Longevity Articles

Your 4 Best Supplements for Heart Health

Maintaining a healthy heart is essential.  What are the best supplements for heart health?

If you hop around the Internet seeking the best supplements for heart health, you'll find plenty of 'experts' with suggestions about which supplements can best support a healthy heart. But which supposed heart-healthy supplements are actually supported by science? We dug deep and found the four supplements for heart health.

I recently asked a gym rat what, in his opinion, was his most important muscle? It was a trick question, of course, but he contemplated it for a moment, then said, "Pecs probably, or maybe biceps…actually, I think glutes." I asked him, "What about your heart?" He smiled and agreed, saying, "Yeah, that's the big one."

Yes, muscle-wise, the heart is the Big One. Without it, we're done. We must have a healthy, vital, optimally functioning heart. Okay then, what can we do to ensure maintaining a strong, healthy heart?

When it comes to heart health, prevention is the name of the game. It's kind of like getting AAA if you have an older model car. That breakdown is probable; highly probable. Your AAA card, along with regular maintenance, is preventive protection for the car. We also need preventive protection for our heart. We don't want to procrastinate and then have to call the tow truck (paramedic).

The 'Heart Association' says it's all about lifestyle [1]. They promote the following lifestyle choices to help keep the heart healthy:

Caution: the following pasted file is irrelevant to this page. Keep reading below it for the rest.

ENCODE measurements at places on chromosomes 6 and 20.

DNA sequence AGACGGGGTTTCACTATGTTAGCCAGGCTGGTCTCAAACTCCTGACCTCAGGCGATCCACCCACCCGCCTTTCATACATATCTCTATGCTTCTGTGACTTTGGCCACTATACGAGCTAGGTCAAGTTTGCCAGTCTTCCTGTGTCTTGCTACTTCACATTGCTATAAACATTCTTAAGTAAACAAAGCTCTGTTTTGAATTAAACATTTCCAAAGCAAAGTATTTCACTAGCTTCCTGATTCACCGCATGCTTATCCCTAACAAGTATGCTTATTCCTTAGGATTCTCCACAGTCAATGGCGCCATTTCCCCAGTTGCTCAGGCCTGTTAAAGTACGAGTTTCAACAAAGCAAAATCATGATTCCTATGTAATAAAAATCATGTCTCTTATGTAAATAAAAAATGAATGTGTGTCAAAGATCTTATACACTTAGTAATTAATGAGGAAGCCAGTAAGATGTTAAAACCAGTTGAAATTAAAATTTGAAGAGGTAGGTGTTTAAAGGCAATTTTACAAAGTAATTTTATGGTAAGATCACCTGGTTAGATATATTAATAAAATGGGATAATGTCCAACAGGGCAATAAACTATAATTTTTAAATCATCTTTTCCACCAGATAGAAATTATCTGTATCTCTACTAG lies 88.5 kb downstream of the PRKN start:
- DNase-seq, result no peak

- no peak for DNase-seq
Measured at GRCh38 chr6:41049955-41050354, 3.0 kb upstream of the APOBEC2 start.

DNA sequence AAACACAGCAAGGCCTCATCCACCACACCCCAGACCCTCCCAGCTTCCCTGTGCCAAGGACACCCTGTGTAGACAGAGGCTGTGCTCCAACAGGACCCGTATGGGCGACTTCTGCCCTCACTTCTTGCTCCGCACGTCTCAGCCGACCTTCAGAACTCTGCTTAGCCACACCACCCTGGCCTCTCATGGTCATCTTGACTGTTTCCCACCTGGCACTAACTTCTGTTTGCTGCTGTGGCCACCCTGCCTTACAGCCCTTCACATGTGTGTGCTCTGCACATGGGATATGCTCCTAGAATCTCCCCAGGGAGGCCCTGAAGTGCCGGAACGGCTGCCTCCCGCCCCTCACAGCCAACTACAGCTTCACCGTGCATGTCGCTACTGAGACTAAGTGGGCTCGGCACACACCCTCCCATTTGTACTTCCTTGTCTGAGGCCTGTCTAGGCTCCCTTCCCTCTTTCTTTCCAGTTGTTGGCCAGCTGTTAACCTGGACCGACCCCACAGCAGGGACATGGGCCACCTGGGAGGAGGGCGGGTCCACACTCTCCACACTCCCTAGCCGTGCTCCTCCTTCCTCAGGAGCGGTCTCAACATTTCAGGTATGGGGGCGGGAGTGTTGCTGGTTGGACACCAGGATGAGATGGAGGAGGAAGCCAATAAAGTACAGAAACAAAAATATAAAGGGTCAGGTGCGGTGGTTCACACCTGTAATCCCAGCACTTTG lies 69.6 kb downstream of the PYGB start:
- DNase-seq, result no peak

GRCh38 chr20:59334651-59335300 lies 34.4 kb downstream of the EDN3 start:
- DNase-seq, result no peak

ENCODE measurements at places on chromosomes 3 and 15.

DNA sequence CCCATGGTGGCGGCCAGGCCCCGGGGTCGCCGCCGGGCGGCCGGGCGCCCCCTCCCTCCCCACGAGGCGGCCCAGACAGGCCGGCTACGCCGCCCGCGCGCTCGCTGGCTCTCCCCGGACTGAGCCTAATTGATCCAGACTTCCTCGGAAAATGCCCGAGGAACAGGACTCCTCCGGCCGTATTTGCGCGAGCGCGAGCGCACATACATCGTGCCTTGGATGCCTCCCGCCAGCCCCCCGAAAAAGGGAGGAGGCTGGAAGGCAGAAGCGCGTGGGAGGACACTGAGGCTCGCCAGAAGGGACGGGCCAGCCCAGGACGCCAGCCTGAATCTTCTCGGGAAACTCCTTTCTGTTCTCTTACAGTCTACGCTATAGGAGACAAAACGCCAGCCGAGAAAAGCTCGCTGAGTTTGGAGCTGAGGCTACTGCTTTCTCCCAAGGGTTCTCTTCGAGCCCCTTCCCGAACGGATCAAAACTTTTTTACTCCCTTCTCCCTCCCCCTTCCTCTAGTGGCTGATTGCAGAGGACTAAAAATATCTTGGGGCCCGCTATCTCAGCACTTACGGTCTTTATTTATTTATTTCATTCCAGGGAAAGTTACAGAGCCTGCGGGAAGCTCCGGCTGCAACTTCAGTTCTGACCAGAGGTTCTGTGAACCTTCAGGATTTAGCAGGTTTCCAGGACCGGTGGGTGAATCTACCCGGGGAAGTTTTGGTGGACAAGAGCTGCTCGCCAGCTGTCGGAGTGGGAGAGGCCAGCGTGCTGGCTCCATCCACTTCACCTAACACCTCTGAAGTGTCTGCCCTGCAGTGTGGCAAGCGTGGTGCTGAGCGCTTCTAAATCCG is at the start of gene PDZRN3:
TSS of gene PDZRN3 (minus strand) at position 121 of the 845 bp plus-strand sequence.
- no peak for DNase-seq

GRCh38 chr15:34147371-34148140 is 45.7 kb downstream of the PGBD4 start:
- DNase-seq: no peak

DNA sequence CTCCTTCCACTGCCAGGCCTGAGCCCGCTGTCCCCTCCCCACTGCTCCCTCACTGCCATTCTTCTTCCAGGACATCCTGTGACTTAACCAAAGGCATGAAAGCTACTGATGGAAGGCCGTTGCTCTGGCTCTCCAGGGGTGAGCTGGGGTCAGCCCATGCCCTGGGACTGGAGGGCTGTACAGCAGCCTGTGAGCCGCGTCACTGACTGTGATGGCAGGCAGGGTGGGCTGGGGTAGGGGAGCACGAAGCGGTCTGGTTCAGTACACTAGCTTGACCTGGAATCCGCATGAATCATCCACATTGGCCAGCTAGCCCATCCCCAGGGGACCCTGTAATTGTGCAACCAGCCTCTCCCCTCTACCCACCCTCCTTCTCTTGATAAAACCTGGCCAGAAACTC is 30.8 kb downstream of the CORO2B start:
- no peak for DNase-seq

1. Be Smoke-Free - Staying smoke-free is one of the most important rules for heart health. Smoking impairs the blood vessels that supply blood to the heart, which reduces the amount of oxygen in the blood. Smoking contributes to narrowing and clogging of the arteries, and we all know what that can lead to.

2. Monitor Your Blood Pressure - A vital measure of how the heart and circulatory system are functioning is the amount of pressure which is put on the walls of the arteries as the heart pumps blood. A reading at or below 120/80mmHg is considered optimal. Readings up to 139/89mmHG are considered acceptable. Readings above this level should be treated because chronic high blood pressure can lead to heart attacks and strokes.

3. Monitor Blood Cholesterol - Cholesterol is a fatty substance which is circulated in the blood. We need cholesterol for our overall health maintenance. The body produces it naturally, but we also get cholesterol from our diet. There are two main types of cholesterol; high-density, or ‘HDL', and low-density, or ‘LDL'. HDL is known as “good cholesterol” because it transports cholesterol to your liver to be expelled from your body, says Healthline. LDL is called “bad cholesterol” because it takes cholesterol to your arteries -- not to your liver for processing -- where it may collect in artery walls. Too much cholesterol in your arteries may lead to a buildup of plaque known as atherosclerosis. This can increase the risk of blood clots in your arteries. If a blood clot breaks away and blocks an artery in your heart or brain, you may have a stroke or heart attack.